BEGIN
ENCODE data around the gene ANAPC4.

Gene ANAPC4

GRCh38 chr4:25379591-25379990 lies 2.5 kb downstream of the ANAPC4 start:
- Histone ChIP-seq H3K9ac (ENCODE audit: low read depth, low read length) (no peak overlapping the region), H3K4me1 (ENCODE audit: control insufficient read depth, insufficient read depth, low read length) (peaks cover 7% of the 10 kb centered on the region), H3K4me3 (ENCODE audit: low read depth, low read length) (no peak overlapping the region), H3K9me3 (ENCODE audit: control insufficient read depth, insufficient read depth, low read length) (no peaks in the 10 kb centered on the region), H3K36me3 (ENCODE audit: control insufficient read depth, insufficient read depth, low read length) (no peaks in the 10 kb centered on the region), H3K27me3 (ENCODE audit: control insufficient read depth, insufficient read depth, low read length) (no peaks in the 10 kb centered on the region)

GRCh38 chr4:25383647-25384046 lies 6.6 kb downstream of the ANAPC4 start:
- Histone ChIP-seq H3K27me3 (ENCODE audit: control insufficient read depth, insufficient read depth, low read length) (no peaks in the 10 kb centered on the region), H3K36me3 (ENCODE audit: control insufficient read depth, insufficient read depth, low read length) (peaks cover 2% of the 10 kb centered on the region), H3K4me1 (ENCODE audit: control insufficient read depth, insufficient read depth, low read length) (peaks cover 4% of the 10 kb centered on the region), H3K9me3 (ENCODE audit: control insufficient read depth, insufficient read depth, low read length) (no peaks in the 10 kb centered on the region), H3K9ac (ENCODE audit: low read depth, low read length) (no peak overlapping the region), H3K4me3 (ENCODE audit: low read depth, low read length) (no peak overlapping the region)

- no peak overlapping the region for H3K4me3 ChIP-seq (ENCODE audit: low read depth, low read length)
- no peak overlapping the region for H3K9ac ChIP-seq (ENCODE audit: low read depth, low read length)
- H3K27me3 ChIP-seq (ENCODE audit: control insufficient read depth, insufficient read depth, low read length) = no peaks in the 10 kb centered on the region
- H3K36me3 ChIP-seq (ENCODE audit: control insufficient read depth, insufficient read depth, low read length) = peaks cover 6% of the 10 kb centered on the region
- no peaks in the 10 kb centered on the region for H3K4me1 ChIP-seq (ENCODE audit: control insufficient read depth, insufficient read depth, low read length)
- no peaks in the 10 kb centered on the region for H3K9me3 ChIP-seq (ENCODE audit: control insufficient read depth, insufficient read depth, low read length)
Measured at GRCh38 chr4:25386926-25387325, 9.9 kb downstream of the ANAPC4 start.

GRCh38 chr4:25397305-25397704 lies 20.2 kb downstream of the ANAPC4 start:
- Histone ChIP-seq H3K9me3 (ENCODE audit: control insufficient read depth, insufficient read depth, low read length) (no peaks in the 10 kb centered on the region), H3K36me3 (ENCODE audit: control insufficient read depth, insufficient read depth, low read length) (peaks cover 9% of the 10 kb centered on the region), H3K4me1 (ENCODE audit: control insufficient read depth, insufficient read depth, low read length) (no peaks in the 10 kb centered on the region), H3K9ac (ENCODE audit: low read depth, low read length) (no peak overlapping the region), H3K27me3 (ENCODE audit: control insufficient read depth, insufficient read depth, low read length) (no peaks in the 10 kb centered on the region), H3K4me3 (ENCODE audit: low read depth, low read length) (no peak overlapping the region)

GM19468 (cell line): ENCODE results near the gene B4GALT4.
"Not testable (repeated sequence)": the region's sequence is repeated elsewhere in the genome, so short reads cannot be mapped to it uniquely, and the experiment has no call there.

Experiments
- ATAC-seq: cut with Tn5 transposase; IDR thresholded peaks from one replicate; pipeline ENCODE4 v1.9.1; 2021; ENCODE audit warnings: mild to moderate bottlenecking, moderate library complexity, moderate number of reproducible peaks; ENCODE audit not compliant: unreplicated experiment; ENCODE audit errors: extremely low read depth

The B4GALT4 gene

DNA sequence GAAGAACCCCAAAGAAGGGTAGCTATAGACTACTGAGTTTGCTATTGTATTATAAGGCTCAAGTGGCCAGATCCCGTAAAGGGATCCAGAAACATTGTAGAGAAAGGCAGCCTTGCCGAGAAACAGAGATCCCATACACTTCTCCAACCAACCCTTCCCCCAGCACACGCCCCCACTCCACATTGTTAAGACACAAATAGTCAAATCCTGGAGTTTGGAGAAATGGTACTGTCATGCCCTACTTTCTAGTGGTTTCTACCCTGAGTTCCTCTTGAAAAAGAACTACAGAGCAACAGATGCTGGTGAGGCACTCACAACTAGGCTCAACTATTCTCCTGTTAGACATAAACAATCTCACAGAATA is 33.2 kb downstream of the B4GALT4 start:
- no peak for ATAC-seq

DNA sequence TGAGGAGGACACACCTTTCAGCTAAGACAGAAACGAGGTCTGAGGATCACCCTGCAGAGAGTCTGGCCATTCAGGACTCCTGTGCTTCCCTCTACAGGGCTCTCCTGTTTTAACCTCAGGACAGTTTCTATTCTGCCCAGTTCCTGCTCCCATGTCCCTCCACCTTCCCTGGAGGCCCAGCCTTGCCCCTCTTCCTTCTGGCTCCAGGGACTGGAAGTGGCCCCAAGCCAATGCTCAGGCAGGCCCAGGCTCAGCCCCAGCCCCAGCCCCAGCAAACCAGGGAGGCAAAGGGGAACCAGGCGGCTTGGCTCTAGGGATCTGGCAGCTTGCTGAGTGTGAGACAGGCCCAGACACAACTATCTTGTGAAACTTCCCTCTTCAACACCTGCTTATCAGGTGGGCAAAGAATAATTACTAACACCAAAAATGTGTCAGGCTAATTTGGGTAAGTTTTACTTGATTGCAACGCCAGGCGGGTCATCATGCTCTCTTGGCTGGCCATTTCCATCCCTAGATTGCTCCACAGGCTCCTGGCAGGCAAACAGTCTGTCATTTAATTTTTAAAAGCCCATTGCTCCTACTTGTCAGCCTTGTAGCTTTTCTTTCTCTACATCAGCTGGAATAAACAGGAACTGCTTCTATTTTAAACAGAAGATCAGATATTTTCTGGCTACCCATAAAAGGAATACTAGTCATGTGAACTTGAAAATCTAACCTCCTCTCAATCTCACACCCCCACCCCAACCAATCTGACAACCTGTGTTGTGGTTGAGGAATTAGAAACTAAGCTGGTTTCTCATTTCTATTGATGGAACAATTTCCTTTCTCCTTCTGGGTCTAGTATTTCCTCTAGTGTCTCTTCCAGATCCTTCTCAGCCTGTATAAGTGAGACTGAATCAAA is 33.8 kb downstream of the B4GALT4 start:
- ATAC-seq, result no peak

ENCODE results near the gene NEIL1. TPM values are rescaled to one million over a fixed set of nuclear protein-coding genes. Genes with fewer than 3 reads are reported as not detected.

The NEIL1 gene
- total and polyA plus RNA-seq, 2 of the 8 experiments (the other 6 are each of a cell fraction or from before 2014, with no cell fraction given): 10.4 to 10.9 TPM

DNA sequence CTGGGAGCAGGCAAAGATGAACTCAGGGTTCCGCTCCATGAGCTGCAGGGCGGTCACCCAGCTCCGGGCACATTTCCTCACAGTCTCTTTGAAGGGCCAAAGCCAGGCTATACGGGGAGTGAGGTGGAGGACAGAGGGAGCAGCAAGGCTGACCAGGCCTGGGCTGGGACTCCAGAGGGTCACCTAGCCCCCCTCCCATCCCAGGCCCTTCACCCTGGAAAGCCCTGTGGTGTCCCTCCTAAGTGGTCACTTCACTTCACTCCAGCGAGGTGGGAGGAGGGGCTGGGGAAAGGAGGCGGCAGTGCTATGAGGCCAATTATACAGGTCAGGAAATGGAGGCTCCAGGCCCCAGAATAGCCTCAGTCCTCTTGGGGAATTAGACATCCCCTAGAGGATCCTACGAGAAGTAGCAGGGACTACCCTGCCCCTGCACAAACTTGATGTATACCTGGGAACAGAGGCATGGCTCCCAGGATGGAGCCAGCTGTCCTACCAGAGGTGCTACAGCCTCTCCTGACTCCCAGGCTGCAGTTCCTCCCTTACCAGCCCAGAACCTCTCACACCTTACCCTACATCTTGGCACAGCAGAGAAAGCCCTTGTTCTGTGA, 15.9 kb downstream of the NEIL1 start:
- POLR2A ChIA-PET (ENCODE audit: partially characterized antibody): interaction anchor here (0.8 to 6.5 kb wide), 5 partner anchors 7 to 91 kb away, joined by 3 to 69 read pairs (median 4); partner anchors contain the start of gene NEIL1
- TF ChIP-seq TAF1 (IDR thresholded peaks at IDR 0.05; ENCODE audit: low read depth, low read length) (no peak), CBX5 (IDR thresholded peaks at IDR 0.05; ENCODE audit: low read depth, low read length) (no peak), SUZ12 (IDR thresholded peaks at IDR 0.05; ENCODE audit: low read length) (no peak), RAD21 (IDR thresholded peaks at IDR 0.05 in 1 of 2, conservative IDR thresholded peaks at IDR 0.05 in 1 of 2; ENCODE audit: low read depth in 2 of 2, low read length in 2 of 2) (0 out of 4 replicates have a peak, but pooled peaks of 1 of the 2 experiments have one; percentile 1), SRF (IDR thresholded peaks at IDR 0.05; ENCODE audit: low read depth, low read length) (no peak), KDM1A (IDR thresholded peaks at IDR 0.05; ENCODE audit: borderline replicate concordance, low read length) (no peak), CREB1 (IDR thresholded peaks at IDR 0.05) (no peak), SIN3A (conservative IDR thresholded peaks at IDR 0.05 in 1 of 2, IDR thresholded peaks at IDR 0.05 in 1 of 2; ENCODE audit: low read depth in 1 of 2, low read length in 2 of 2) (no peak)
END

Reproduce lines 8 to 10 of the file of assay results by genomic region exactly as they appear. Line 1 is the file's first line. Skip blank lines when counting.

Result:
- no peak overlapping the region for H3K9ac ChIP-seq (ENCODE audit: low read depth, low read length)
- H3K27me3 ChIP-seq (ENCODE audit: control insufficient read depth, insufficient read depth, low read length) = no peaks in the 10 kb centered on the region
- H3K36me3 ChIP-seq (ENCODE audit: control insufficient read depth, insufficient read depth, low read length) = peaks cover 6% of the 10 kb centered on the region